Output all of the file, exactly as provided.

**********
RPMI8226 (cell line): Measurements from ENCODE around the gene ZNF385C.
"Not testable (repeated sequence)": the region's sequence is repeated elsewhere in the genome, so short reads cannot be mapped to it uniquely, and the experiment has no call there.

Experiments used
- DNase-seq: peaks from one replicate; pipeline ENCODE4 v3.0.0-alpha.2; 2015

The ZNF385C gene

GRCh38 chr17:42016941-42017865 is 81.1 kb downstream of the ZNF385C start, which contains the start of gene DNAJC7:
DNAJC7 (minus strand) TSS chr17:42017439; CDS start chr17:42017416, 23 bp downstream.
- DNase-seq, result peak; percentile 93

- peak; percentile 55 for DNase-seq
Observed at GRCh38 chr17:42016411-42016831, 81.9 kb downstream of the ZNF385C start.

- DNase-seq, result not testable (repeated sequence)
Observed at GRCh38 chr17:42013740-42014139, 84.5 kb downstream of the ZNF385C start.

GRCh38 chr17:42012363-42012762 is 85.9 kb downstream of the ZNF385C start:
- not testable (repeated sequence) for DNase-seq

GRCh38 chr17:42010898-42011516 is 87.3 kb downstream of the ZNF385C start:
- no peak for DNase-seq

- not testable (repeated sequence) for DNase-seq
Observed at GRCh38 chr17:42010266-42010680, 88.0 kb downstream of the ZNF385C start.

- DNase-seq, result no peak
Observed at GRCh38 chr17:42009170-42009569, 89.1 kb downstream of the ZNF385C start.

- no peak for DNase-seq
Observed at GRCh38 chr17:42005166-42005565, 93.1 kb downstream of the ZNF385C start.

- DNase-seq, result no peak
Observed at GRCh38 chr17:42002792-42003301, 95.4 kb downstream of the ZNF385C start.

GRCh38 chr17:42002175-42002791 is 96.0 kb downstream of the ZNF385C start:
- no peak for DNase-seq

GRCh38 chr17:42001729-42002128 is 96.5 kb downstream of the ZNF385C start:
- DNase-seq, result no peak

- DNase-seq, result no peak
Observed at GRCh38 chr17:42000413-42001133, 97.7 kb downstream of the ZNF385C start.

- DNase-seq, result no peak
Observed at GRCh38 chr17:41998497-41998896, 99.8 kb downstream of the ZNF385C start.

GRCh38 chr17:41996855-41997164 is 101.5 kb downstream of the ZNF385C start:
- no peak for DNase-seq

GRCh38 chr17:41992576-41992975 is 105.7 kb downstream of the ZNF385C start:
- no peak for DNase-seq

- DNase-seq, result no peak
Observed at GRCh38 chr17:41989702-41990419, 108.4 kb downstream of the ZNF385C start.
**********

RPMI8226 (cell line): Measurements from ENCODE around the gene ZNF385C.
"Not testable (repeated sequence)": the region's sequence is repeated elsewhere in the genome, so short reads cannot be mapped to it uniquely, and the experiment has no call there.

Experiments used
- DNase-seq: peaks from one replicate; pipeline ENCODE4 v3.0.0-alpha.2; 2015

The ZNF385C gene

GRCh38 chr17:42016941-42017865 is 81.1 kb downstream of the ZNF385C start, which contains the start of gene DNAJC7:
DNAJC7 (minus strand) TSS chr17:42017439; CDS start chr17:42017416, 23 bp downstream.
- DNase-seq, result peak; percentile 93

- peak; percentile 55 for DNase-seq
Observed at GRCh38 chr17:42016411-42016831, 81.9 kb downstream of the ZNF385C start.

- DNase-seq, result not testable (repeated sequence)
Observed at GRCh38 chr17:42013740-42014139, 84.5 kb downstream of the ZNF385C start.

GRCh38 chr17:42012363-42012762 is 85.9 kb downstream of the ZNF385C start:
- not testable (repeated sequence) for DNase-seq

GRCh38 chr17:42010898-42011516 is 87.3 kb downstream of the ZNF385C start:
- no peak for DNase-seq

- not testable (repeated sequence) for DNase-seq
Observed at GRCh38 chr17:42010266-42010680, 88.0 kb downstream of the ZNF385C start.

- DNase-seq, result no peak
Observed at GRCh38 chr17:42009170-42009569, 89.1 kb downstream of the ZNF385C start.

- no peak for DNase-seq
Observed at GRCh38 chr17:42005166-42005565, 93.1 kb downstream of the ZNF385C start.

- DNase-seq, result no peak
Observed at GRCh38 chr17:42002792-42003301, 95.4 kb downstream of the ZNF385C start.

GRCh38 chr17:42002175-42002791 is 96.0 kb downstream of the ZNF385C start:
- no peak for DNase-seq

GRCh38 chr17:42001729-42002128 is 96.5 kb downstream of the ZNF385C start:
- DNase-seq, result no peak

- DNase-seq, result no peak
Observed at GRCh38 chr17:42000413-42001133, 97.7 kb downstream of the ZNF385C start.

- DNase-seq, result no peak
Observed at GRCh38 chr17:41998497-41998896, 99.8 kb downstream of the ZNF385C start.

GRCh38 chr17:41996855-41997164 is 101.5 kb downstream of the ZNF385C start:
- no peak for DNase-seq

GRCh38 chr17:41992576-41992975 is 105.7 kb downstream of the ZNF385C start:
- no peak for DNase-seq

- DNase-seq, result no peak
Observed at GRCh38 chr17:41989702-41990419, 108.4 kb downstream of the ZNF385C start.